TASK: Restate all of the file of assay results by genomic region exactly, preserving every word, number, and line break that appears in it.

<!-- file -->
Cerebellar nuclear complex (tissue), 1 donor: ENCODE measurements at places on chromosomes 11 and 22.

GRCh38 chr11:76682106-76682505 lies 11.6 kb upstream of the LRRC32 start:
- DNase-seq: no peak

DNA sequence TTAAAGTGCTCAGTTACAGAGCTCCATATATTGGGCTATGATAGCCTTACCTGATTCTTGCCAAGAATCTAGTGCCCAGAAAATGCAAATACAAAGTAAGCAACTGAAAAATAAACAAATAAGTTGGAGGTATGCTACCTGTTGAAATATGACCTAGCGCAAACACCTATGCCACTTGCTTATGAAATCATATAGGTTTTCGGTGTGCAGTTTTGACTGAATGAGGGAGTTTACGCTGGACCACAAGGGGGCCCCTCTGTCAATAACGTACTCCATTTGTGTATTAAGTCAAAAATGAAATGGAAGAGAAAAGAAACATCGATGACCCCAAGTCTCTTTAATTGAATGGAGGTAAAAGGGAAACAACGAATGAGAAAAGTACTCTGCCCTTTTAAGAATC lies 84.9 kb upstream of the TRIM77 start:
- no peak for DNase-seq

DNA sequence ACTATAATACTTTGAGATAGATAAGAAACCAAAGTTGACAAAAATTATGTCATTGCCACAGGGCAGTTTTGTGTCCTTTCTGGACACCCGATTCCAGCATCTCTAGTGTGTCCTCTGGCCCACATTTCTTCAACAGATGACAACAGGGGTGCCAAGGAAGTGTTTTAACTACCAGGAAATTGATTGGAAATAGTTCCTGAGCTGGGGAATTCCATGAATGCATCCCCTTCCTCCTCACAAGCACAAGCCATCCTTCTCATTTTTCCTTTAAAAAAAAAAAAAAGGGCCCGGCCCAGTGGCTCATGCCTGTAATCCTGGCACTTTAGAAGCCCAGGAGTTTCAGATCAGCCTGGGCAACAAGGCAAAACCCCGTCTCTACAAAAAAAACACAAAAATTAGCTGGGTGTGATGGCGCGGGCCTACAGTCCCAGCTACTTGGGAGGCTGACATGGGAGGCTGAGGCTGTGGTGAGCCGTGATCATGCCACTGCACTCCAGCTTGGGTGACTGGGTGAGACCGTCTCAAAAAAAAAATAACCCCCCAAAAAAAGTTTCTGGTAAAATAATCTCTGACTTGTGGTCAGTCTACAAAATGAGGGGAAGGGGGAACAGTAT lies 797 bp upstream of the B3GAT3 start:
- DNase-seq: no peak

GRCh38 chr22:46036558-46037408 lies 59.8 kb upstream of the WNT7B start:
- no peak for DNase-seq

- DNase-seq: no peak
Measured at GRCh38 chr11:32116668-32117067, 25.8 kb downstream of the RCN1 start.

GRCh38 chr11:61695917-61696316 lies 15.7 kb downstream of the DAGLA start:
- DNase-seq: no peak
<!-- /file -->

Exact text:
Cerebellar nuclear complex (tissue), 1 donor: ENCODE measurements at places on chromosomes 11 and 22.

GRCh38 chr11:76682106-76682505 lies 11.6 kb upstream of the LRRC32 start:
- DNase-seq: no peak

DNA sequence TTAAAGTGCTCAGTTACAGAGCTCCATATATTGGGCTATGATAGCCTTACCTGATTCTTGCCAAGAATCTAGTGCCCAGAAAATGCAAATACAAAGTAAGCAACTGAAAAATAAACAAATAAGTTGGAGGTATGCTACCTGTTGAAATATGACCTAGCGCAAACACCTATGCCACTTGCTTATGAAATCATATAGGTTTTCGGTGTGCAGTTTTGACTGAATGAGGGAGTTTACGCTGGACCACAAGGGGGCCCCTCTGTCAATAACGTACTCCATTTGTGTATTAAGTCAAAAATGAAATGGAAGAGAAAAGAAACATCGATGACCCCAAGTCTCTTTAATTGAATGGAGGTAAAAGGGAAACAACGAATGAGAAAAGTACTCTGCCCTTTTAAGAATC lies 84.9 kb upstream of the TRIM77 start:
- no peak for DNase-seq

DNA sequence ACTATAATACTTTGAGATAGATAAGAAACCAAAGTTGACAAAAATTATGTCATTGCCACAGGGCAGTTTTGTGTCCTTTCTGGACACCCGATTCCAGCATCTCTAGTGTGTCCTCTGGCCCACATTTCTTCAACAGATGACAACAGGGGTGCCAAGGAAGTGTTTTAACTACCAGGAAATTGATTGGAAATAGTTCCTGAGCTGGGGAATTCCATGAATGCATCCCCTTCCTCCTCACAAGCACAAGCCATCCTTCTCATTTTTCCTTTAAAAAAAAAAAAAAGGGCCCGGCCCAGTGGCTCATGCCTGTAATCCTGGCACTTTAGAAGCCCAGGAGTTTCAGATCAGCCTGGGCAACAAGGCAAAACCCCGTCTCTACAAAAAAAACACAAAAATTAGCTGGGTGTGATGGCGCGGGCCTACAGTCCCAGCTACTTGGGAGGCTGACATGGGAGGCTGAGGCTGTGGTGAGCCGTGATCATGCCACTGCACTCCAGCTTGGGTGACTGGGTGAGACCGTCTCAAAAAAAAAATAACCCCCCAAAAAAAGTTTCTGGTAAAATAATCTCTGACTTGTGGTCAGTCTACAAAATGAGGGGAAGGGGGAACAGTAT lies 797 bp upstream of the B3GAT3 start:
- DNase-seq: no peak

GRCh38 chr22:46036558-46037408 lies 59.8 kb upstream of the WNT7B start:
- no peak for DNase-seq

- DNase-seq: no peak
Measured at GRCh38 chr11:32116668-32117067, 25.8 kb downstream of the RCN1 start.

GRCh38 chr11:61695917-61696316 lies 15.7 kb downstream of the DAGLA start:
- DNase-seq: no peak